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Reflections on the Art of Living: A Joseph Campbell Companion Paperback – May 12, 1995


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Reflections on the Art of Living: A Joseph Campbell Companion + The Hero with a Thousand Faces (The Collected Works of Joseph Campbell) + The Power of Myth
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Product Details

  • Paperback: 320 pages
  • Publisher: Harper Perennial; Reprint edition (May 12, 1995)
  • Language: English
  • ISBN-10: 0060926171
  • ISBN-13: 978-0060926175
  • Product Dimensions: 8 x 4.5 x 0.8 inches
  • Shipping Weight: 9.6 ounces (View shipping rates and policies)
  • Average Customer Review: 4.6 out of 5 stars  See all reviews (92 customer reviews)
  • Amazon Best Sellers Rank: #23,238 in Books (See Top 100 in Books)

More About the Author

Joseph Campbell was an American author and teacher best known for his work in the field of comparative mythology. He was born in New York City in 1904, and from early childhood he became interested in mythology. He loved to read books about American Indian cultures, and frequently visited the American Museum of Natural History in New York, where he was fascinated by the museum's collection of totem poles. Campbell was educated at Columbia University, where he specialized in medieval literature, and continued his studies at universities in Paris and Munich. While abroad he was influenced by the art of Pablo Picasso and Henri Matisse, the novels of James Joyce and Thomas Mann, and the psychological studies of Sigmund Freud and Carl Jung. These encounters led to Campbell's theory that all myths and epics are linked in the human psyche, and that they are cultural manifestations of the universal need to explain social, cosmological, and spiritual realities.
After a period in California, where he encountered John Steinbeck and the biologist Ed Ricketts, he taught at the Canterbury School, and then, in 1934, joined the literature department at Sarah Lawrence College, a post he retained for many years. During the 40s and '50s, he helped Swami Nikhilananda to translate the Upanishads and The Gospel of Sri Ramakrishna. He also edited works by the German scholar Heinrich Zimmer on Indian art, myths, and philosophy. In 1944, with Henry Morton Robinson, Campbell published A Skeleton Key to Finnegans Wake. His first original work, The Hero with a Thousand Faces, came out in 1949 and was immediately well received; in time, it became acclaimed as a classic. In this study of the "myth of the hero," Campbell asserted that there is a single pattern of heroic journey and that all cultures share this essential pattern in their various heroic myths. In his book he also outlined the basic conditions, stages, and results of the archetypal hero's journey.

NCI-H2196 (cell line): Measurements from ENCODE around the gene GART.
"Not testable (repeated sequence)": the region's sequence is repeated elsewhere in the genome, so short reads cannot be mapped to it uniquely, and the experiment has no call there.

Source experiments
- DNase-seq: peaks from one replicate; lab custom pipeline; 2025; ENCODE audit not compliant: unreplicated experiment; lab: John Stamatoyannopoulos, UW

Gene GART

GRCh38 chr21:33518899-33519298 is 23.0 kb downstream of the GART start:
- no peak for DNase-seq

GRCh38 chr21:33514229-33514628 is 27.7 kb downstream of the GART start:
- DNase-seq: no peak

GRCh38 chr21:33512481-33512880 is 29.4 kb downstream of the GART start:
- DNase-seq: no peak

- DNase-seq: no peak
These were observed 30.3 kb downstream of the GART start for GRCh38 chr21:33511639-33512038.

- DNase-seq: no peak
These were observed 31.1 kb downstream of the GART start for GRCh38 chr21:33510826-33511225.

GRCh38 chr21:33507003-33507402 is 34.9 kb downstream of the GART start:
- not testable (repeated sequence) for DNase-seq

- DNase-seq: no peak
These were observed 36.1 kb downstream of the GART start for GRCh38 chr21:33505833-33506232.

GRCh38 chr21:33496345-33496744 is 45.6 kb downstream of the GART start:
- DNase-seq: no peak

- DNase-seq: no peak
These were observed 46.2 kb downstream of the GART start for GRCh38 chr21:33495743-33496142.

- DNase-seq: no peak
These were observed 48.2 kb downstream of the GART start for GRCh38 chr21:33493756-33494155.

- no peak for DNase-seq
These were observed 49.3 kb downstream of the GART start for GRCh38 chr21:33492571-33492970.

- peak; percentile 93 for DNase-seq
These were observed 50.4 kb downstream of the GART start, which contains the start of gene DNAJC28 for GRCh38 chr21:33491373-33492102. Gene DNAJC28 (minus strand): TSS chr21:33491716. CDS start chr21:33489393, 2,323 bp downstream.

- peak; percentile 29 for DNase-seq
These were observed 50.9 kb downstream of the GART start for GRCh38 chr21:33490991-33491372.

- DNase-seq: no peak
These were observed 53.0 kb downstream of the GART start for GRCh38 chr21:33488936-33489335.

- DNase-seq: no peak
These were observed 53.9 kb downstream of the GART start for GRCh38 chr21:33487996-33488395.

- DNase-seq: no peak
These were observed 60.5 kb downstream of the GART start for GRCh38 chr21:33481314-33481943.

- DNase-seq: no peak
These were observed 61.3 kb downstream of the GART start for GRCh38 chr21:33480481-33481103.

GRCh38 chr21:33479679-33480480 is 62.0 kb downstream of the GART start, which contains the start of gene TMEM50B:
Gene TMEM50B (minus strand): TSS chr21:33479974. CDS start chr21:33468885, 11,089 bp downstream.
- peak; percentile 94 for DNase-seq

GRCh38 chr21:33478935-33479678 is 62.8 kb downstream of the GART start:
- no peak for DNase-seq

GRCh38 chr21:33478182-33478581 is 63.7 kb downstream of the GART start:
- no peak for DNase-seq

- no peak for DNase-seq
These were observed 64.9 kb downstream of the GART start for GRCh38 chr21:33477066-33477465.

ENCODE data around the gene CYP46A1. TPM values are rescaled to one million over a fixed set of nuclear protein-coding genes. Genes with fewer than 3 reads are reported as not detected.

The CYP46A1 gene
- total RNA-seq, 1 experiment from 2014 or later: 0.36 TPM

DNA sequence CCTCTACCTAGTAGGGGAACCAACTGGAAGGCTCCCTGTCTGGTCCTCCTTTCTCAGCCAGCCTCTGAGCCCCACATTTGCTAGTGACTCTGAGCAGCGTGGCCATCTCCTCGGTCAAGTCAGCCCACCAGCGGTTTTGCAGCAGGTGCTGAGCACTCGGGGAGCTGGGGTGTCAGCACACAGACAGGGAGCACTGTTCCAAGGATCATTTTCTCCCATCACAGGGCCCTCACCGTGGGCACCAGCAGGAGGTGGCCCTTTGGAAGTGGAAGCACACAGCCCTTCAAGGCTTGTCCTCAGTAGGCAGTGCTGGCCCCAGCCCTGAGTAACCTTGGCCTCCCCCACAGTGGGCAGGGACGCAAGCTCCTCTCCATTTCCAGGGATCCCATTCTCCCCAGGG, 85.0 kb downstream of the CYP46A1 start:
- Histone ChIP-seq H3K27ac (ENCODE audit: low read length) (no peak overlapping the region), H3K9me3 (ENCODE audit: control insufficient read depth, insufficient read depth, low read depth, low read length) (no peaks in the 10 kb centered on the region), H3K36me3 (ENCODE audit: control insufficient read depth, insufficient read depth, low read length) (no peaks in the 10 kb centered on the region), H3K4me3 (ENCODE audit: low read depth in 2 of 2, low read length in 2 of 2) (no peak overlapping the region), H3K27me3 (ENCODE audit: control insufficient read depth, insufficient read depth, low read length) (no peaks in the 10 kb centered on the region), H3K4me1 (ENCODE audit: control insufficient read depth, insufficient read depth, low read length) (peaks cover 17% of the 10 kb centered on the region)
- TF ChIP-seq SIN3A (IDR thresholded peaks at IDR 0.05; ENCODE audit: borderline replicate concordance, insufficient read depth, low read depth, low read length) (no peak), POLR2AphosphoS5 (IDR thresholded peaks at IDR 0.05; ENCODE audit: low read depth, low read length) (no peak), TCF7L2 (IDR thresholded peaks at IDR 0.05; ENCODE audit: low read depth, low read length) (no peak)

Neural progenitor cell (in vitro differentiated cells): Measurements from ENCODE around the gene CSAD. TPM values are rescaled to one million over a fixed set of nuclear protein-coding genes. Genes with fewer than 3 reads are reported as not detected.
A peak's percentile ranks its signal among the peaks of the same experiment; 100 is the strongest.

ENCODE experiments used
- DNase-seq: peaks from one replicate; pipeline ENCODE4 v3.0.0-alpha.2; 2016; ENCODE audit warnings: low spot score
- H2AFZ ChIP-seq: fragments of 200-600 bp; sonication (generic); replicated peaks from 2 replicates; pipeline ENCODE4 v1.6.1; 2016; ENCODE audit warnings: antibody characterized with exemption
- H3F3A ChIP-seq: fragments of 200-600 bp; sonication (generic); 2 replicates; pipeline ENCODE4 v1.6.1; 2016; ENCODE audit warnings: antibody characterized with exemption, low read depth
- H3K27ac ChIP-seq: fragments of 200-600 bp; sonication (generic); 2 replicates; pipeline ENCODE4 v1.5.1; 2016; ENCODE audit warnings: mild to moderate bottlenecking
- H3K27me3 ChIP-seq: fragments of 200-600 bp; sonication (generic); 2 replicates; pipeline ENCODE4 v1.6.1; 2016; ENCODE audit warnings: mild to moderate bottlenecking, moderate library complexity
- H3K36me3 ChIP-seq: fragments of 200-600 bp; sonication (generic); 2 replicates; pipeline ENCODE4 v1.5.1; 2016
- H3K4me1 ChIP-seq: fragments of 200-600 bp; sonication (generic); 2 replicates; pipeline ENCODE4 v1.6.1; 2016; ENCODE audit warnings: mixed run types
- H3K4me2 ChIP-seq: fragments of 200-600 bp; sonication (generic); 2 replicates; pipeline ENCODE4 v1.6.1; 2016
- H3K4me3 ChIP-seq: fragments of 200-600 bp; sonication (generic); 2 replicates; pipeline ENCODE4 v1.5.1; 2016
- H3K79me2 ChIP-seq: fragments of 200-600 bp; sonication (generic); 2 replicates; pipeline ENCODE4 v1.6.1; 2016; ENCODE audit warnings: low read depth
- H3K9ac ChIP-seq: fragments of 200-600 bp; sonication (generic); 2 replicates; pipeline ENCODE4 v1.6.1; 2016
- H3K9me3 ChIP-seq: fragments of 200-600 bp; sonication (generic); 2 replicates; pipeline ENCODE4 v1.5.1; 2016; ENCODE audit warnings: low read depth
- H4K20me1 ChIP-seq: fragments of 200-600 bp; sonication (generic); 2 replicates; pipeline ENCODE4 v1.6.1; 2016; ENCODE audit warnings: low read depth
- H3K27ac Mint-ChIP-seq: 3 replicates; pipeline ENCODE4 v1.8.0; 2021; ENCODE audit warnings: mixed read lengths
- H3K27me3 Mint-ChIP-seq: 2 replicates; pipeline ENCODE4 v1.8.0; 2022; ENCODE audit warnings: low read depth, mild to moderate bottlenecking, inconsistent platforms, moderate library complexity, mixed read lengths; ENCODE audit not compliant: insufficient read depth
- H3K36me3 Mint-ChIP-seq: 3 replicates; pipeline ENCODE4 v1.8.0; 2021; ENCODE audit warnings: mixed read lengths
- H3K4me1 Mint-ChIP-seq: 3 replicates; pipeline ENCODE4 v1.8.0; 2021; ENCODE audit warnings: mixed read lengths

Throughout his life, he traveled extensively and wrote prolifically, authoring many books, including the four-volume series The Masks of God, Myths to Live By, The Inner Reaches of Outer Space and The Historical Atlas of World Mythology. Joseph Campbell died in 1987. In 1988, a series of television interviews with Bill Moyers, The Power of Myth, introduced Campbell's views to millions of people.

Customer Reviews

Joseph Campbell's life is an excellent example of the true art of living.
E. Kane
It's the kind of book that you can open to any page, read only a few lines, and be pulled into a thought that will chase you the whole day.
E. E. Suranie
I have been a fan of J. Campbell since seeing his PBS interview with Bill Moyer.
SLB

Most Helpful Customer Reviews

139 of 141 people found the following review helpful By A Customer on November 16, 1998
Format: Paperback
I was hooked after the first sentence: "The privilege of a lifetime is being who you are". Campbell talks to us about work and love and the meaning of life with such clarity that we can't argue, or say "Yes, but..." When Campbell is just talking (and not in college professor lecture mode) he gives tidbits that are reminiscent of Lindbergh's "Gift From The Sea". "Let the world be as it is and learn to rock with the waves." And maybe you can learn something about people in your life. "In choosing your god, you choose your way of looking at the universe. There are plenty of gods...The god you worship is the god you deserve." This is definitely a book to keep and re-read. My favorite thing about it is that you can flip through it, or let it fall open, and you'll find something worthwhile. You don't have to read the whole book all at once to 'get it'.
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97 of 101 people found the following review helpful By E. E. Suranie on March 7, 2001
Format: Paperback Verified Purchase
This is one of the most challenging, thought provoking, mind bending, and soul calling books I have ever read. Campbell is so entertaining in his ability to simplify complex religious and social structures that it is not important to already know about the Far East, the Near East, or your local Baptist church, he brings it all into focus on a common human level. I found this book disturbing in it's ability to draw me into the wonder of being human and how utterly connected we all are. It's the kind of book that you can open to any page, read only a few lines, and be pulled into a thought that will chase you the whole day. Campbell is pithy, humorous, practical, fact filled, and inspiring. If you enjoy thinking about God, the nature of being human, or politics, BUY THIS BOOK!!!! You won't be sorry.